Paper No. 4-5
Presentation Time: 9:25 AM
BAYESIAN MARKOV-CHAIN MONTE CARLO INVERSION OF LOW-TEMPERATURE THERMOCHRONOLOGY AROUND TWO 8-10 M WIDE COLUMBIA RIVER FLOOD BASALT DIKES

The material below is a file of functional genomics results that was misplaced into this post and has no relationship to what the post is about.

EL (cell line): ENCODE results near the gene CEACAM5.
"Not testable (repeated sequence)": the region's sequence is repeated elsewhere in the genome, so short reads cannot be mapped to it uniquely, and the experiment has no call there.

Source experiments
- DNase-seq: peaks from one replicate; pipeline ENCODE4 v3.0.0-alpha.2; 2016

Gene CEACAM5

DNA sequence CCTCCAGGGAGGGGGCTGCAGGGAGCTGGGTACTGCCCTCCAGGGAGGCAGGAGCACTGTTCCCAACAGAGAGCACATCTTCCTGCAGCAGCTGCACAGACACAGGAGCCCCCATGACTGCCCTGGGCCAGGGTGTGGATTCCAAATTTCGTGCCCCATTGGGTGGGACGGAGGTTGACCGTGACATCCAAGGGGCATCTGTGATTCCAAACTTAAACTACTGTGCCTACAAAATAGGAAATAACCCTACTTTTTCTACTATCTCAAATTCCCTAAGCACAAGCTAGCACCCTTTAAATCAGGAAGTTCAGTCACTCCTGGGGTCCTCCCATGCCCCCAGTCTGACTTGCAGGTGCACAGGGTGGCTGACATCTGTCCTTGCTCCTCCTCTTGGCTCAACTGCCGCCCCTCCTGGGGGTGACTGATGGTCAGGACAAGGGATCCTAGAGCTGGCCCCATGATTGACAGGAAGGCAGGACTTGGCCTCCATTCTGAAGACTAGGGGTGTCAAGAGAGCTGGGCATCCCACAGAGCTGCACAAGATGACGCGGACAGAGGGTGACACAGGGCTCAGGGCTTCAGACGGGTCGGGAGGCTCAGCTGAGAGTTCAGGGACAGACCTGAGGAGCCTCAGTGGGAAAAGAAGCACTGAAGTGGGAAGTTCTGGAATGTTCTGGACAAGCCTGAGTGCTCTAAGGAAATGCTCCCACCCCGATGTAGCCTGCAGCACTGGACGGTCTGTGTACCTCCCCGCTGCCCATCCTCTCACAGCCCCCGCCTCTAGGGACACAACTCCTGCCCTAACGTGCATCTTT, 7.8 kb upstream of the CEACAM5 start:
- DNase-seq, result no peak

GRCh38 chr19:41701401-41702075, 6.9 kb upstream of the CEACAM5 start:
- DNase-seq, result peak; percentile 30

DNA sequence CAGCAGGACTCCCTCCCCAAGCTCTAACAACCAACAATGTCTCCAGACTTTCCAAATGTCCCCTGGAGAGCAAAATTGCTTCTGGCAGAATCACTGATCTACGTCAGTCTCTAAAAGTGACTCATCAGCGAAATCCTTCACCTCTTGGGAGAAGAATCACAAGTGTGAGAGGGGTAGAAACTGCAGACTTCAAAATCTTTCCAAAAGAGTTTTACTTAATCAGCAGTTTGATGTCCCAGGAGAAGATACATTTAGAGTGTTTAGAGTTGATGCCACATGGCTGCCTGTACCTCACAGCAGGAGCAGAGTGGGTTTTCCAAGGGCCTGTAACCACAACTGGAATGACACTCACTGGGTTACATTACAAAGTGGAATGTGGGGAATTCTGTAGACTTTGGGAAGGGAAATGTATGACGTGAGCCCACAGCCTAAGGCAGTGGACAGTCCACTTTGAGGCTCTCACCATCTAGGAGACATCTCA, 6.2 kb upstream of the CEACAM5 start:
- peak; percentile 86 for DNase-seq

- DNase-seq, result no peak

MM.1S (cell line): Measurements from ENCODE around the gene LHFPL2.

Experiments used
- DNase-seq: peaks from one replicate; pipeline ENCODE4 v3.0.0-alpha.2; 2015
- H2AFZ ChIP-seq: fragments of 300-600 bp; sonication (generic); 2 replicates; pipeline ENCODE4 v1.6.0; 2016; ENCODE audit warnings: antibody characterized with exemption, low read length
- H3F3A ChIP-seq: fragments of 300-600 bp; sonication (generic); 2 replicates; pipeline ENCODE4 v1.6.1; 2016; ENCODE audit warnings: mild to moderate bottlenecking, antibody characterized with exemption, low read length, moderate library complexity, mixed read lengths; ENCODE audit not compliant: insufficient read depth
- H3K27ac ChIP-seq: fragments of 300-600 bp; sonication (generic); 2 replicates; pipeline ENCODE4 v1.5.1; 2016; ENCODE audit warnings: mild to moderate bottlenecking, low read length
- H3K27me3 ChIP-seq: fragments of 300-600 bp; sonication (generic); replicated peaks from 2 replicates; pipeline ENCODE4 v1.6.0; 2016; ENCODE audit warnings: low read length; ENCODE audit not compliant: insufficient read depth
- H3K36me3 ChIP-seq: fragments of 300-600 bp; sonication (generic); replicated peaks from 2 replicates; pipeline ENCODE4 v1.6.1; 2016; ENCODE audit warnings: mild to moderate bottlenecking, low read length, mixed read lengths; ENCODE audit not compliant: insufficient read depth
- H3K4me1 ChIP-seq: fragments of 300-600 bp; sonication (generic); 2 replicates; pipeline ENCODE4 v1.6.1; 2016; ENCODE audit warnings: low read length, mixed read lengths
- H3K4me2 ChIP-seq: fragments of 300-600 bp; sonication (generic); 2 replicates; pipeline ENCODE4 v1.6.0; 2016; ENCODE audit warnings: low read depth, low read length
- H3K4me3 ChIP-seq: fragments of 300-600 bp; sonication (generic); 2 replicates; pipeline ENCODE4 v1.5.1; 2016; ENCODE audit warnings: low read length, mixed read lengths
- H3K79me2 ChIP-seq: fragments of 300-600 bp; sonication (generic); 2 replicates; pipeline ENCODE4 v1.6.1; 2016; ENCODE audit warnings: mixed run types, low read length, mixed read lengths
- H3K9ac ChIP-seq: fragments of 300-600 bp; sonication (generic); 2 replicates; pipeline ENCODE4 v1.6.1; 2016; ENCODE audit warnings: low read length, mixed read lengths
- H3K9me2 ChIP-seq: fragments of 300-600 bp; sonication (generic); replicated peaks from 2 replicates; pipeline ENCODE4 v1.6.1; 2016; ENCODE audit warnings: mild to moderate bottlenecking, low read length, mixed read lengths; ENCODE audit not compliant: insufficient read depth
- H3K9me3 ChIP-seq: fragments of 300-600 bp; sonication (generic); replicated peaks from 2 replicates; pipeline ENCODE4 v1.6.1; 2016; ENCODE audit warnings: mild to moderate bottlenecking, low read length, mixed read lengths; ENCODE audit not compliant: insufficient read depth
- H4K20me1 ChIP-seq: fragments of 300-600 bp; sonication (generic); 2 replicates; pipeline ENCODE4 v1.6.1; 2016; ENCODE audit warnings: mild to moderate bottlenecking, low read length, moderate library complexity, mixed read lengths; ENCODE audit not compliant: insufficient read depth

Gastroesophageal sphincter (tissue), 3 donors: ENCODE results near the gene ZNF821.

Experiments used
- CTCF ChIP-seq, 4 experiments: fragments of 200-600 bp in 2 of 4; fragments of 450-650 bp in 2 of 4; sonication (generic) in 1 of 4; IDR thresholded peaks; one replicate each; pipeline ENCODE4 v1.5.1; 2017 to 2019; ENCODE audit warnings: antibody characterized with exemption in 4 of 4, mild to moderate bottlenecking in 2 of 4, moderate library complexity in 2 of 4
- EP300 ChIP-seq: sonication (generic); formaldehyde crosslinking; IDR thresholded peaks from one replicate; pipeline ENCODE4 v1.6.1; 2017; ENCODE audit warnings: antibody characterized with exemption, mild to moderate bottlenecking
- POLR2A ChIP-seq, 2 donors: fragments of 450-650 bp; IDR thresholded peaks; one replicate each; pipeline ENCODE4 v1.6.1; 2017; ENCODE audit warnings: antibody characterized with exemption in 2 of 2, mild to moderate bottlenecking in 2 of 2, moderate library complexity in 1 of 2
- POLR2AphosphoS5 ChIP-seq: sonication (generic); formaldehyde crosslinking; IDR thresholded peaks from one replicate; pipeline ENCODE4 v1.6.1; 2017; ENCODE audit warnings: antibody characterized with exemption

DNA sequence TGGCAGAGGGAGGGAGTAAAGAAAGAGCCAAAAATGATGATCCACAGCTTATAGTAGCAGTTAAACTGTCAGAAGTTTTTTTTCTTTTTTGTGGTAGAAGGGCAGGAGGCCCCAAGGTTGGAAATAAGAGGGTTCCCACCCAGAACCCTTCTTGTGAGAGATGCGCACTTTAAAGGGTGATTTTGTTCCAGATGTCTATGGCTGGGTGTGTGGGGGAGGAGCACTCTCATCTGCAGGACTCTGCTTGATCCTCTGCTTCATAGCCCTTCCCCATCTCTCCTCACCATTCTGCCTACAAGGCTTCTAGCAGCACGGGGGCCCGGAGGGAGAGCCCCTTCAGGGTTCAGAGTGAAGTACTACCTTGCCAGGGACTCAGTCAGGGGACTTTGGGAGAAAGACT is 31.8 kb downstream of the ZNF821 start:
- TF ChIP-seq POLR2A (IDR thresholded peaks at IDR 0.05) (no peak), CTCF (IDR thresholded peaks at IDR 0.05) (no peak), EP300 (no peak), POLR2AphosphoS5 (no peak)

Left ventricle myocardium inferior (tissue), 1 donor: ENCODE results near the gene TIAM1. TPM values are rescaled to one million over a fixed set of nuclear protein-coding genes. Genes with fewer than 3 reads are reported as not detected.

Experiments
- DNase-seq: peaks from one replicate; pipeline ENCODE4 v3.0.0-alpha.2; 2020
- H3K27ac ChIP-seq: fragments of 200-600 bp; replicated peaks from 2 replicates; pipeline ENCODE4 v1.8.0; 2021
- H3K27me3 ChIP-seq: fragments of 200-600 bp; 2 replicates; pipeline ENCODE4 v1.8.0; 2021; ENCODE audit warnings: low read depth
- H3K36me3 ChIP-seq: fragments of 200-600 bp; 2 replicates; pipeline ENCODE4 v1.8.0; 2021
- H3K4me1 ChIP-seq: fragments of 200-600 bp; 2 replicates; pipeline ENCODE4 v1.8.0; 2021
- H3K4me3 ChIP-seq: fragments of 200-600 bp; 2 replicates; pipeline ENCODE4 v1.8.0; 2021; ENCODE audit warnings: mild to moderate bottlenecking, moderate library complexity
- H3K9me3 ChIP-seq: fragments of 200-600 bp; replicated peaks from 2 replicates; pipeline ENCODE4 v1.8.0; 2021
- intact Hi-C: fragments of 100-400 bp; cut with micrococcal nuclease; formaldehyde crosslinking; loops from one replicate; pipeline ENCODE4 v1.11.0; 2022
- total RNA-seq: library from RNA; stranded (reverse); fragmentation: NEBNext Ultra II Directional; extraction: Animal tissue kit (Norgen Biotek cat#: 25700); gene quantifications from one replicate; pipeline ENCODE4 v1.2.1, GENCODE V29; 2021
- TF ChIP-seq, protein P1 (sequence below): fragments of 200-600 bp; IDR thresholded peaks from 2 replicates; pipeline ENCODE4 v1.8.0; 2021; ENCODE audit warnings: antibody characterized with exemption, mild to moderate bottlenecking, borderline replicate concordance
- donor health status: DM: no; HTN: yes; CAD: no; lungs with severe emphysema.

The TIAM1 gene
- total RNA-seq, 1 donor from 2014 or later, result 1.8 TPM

Flood basalt volcansim involves large volumes of magma emplaced into the crust and surface environment on geologically short timescales. The mechanics of flood basalt emplacement, including dynamics of the crustal magma transport system and the tempo of individual eruptions, are not well constrained. Here we study two exhumed dikes from the Columbia River Flood Basalt province in northeast Oregon, USA, using apatite and zircon (U-Th)/He thermochronology to constrain dike emplacement histories. Sample transects perpendicular to the dike margins document transient heating of granitic host rocks by dike emplacement. We develop a thermal model with distinct melt-fraction temperature relationships for basaltic magma and granitic wallrock and unsteady flow within the dike. We model partial resetting of thermochronometers due to He diffusion in spherical grains as a response to dike heating. A Bayesian Markov-Chain Monte Carlo framework is used to jointly invert for six parameters related to dike emplacement and grain-scale He diffusion. We find that the two dikes, despite similar dimensions on an outcrop scale, exhibit different spatial patterns of partial resetting away from the dike. These patterns result in distinct predicted emplacement histories. We extend previous modeling of a presumed feeder dike at Maxwell Lake in the Wallowa Mountains of northeastern Oregon, finding a posterior probability distribution function that predicts steady heating from sustained magma flow over 1-6 years and elevated farfield host rock temperatures. This suggests regional-scale heating in the vicinity of Maxwell Lake, which might arise from nearby intrusions. The other dike, within the Cornucopia subswarm, is predicted to have a 1-4 year thermally active lifespan and an unsteady heating rate suggestive of a low flow rate compared to Maxwell Lake, in a cool near-surface thermal environment. In both cases, misfit of predicted near-dike partial resetting of thermochronometers suggests either heat transfer via fluid advection in host rocks or pulsed magma flow in the dikes. Our results highlight the diversity of dike emplacement histories within the Columbia River Flood Basalt province and the power of Bayesian inversion methods for quantifying parameter trade-offs and uncertainty in models for magma transport.